The BizFilings blog covering business tips and trends.
Today's Business Woman
Published on Dec 23, 2009
Read 'Today's Business Woman' at 'Time to Start Up,' the small business blog by BizFilings.
Women are taking the workforce by storm.
According to a special issue of Time magazine The State of the American Woman, “It's expected that by the end of the year, for the first time in history the majority of workers in the U.S. will be women — largely because the downturn has hit men so hard. This is an extraordinary change in a single generation, and it is gathering speed: the growth prospects, according to the Bureau of Labor Statistics, are in typically female jobs like nursing, retail and customer service. More and more the business woman is the primary breadwinner in their household (almost 40%) or is providing essential income for the family's bottom line.”
Time goes on to say, “Seventy-four percent of men and 84% of women say women with children are just as committed to their jobs as women without children.”
The same study discovered that a majority of Americans believe it's detrimental to society for children to grow up without a stay-at-home parent (70% of men, 61% of women). So much so, that 57% of men and 51% of women agree that it is better for a family if the father works outside the home and the mother takes care of the children.
The Time study reveals another not-so-shocking fact, “Eighty-four percent of Americans agree (53% strongly) that businesses haven't done enough to address the needs of modern families.”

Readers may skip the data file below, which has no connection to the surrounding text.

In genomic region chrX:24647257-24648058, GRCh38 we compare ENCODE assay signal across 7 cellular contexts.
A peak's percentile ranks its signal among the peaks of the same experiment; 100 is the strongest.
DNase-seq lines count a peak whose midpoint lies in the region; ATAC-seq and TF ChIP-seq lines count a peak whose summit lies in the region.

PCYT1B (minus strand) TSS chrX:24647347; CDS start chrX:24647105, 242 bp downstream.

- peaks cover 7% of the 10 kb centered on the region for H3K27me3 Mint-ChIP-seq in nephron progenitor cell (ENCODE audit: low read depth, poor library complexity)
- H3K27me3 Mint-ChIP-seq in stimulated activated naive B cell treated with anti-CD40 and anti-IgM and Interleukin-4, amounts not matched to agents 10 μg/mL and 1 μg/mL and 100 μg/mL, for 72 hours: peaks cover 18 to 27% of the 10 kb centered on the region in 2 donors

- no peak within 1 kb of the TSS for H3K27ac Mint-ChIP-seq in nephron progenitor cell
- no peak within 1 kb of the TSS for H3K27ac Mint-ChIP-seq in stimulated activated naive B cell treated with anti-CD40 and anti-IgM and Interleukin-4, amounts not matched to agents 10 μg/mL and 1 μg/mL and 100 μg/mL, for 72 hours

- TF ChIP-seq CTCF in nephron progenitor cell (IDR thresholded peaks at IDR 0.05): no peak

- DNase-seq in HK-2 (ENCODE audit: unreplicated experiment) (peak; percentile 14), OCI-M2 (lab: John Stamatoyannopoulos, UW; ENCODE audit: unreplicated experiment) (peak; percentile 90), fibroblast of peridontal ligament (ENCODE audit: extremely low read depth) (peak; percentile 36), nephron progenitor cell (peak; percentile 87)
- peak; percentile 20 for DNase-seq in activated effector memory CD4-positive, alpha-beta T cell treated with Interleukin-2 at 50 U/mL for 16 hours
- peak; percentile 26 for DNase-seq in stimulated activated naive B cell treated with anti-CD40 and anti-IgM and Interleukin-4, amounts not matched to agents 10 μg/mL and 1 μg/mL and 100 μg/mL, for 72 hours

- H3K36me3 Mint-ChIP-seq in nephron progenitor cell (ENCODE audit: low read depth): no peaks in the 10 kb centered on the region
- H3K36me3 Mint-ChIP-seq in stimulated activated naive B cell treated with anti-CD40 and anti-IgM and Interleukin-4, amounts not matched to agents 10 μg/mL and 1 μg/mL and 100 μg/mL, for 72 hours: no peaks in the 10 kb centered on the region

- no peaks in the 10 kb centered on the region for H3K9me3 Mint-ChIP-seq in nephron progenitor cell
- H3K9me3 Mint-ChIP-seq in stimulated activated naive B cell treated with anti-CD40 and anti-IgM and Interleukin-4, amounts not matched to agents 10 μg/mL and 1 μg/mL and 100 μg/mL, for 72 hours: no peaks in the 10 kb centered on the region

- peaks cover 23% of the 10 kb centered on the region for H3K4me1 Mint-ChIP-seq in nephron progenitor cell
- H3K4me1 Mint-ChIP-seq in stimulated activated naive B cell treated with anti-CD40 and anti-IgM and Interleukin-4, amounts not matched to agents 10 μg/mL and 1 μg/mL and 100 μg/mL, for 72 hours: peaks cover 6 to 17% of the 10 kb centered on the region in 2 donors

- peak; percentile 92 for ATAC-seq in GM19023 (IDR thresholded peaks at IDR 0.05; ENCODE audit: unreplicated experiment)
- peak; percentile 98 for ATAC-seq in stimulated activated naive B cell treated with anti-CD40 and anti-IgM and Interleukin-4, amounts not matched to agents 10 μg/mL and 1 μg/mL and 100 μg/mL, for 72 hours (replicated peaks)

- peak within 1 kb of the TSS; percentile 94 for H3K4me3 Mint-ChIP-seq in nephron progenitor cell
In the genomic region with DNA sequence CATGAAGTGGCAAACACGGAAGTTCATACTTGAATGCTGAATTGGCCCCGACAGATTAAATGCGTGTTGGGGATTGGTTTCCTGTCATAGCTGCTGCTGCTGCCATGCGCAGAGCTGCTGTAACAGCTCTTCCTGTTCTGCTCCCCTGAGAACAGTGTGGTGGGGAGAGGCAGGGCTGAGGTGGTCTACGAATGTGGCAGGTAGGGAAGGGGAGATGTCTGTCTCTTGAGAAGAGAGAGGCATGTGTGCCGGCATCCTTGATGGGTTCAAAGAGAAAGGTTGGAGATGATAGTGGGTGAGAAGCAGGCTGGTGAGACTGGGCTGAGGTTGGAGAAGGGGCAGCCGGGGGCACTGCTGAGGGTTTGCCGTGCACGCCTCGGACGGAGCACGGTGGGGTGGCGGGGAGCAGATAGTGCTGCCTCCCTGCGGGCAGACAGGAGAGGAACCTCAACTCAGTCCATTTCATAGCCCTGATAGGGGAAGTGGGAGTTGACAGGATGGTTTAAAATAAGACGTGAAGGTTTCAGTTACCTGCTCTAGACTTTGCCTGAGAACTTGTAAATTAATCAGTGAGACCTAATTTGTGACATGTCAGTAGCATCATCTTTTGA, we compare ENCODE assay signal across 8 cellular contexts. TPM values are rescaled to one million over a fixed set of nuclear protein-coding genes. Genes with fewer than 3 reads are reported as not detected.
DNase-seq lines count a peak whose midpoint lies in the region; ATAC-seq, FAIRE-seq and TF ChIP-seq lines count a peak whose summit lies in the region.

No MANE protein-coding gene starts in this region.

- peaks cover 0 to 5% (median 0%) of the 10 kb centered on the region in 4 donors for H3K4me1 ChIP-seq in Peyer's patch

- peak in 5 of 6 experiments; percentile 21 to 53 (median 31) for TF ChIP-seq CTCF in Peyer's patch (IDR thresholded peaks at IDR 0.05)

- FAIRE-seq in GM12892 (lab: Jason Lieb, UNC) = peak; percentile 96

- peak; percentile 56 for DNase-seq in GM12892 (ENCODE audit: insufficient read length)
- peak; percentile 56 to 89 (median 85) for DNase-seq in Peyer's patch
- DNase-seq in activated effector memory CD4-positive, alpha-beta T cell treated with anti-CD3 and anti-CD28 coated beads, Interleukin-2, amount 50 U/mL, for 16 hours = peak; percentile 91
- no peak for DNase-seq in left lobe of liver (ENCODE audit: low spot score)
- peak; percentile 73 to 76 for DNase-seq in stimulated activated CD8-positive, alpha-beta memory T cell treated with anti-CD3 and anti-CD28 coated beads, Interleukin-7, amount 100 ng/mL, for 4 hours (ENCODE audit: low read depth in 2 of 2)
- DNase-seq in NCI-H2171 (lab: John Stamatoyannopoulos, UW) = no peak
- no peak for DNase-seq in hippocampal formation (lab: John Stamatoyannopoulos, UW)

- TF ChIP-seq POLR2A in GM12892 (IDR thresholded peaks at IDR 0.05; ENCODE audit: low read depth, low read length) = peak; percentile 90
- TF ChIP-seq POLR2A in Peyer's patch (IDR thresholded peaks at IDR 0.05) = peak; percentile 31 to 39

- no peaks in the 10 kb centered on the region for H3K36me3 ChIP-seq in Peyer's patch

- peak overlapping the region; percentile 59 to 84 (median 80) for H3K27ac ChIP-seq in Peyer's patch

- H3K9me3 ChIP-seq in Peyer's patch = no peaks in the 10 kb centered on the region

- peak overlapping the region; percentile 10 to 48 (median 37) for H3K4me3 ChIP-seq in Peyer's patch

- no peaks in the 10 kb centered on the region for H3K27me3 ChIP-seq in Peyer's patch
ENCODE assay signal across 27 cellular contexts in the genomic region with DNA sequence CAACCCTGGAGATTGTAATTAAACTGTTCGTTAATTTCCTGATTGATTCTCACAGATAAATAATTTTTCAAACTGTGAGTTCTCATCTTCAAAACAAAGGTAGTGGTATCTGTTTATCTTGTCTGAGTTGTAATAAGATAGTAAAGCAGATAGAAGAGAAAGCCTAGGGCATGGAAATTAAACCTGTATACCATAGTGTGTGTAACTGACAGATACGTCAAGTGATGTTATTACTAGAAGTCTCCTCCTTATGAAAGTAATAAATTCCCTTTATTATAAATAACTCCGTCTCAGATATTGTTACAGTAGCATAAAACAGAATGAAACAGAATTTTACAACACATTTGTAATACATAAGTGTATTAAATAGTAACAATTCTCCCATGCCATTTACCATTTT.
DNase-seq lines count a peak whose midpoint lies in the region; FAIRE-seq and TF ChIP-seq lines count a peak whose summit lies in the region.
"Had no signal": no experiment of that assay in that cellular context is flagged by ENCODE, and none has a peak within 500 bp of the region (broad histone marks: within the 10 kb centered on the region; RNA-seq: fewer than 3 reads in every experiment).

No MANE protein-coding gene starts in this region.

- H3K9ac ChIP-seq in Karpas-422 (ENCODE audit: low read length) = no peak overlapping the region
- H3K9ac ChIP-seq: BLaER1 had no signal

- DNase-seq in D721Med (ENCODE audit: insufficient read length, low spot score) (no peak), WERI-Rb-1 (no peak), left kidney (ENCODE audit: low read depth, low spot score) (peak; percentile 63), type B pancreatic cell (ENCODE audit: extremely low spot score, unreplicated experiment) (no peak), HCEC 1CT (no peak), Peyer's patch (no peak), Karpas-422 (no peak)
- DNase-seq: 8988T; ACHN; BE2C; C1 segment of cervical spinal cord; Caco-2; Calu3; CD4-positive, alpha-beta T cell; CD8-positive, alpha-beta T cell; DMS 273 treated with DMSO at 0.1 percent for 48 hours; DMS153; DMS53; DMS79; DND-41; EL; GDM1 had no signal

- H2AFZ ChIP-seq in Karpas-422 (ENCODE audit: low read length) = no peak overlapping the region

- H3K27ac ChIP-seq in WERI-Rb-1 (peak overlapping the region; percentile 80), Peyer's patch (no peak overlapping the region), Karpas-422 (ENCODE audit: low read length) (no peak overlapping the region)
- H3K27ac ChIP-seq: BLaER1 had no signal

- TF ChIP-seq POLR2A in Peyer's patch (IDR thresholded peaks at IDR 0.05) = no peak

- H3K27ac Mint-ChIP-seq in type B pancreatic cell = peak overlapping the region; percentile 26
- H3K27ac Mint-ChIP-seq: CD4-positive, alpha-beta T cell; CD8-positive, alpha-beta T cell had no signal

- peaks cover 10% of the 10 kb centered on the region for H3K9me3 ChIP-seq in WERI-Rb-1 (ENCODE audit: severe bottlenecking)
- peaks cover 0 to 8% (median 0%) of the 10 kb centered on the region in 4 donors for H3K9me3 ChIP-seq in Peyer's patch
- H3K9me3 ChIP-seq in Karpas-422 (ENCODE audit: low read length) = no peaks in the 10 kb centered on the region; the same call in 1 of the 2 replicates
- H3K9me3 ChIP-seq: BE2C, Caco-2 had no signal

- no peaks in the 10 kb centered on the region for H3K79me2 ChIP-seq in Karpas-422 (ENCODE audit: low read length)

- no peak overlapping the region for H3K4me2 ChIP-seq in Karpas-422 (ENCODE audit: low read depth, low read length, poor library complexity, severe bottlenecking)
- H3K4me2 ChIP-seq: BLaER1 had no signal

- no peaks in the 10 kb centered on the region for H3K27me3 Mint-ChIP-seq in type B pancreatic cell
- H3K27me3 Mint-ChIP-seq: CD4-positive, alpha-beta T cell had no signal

Let's review this for a minute: The data is saying that women with children are incredibly committed to their jobs, but both men and women feel that one parent (ideally the mom) should stay home with kids and just about all American's don't think the average company is doing enough to meet the needs of working families.
Rather than sit back and struggle with these seemingly inconsistent values, women -- and more specifically working moms -- are increasingly dominating the workforce by solving the problem for themselves. We've seen an incredible surge in both mompreneurs and lifestyle businesses.
Did you know:
A business woman opens up a home-based business roughly every 60 seconds in the United States.
The BlogHer Conference is going on its sixth year, and the 2009 conference had 1500 attendees with 160 speakers and 21 keynotes.
Karen Kerrigan, President and CEO of the Small Business & Entrepreneurship Council, founder of Women Entrepreneurs, Inc, was also on the U.S. Department of Labor and Small Business Administrations team that wrote the Flex-Options Guide: Creating 21st Century Workplace Flexibility?
So who or what is today's business woman? I think it's someone that wants to excel at what she does in the manner that best suits both her work and home needs. And I think, as we can see from the few examples mentioned above, that she'll continue to solve this problem in some very creative and successful ways.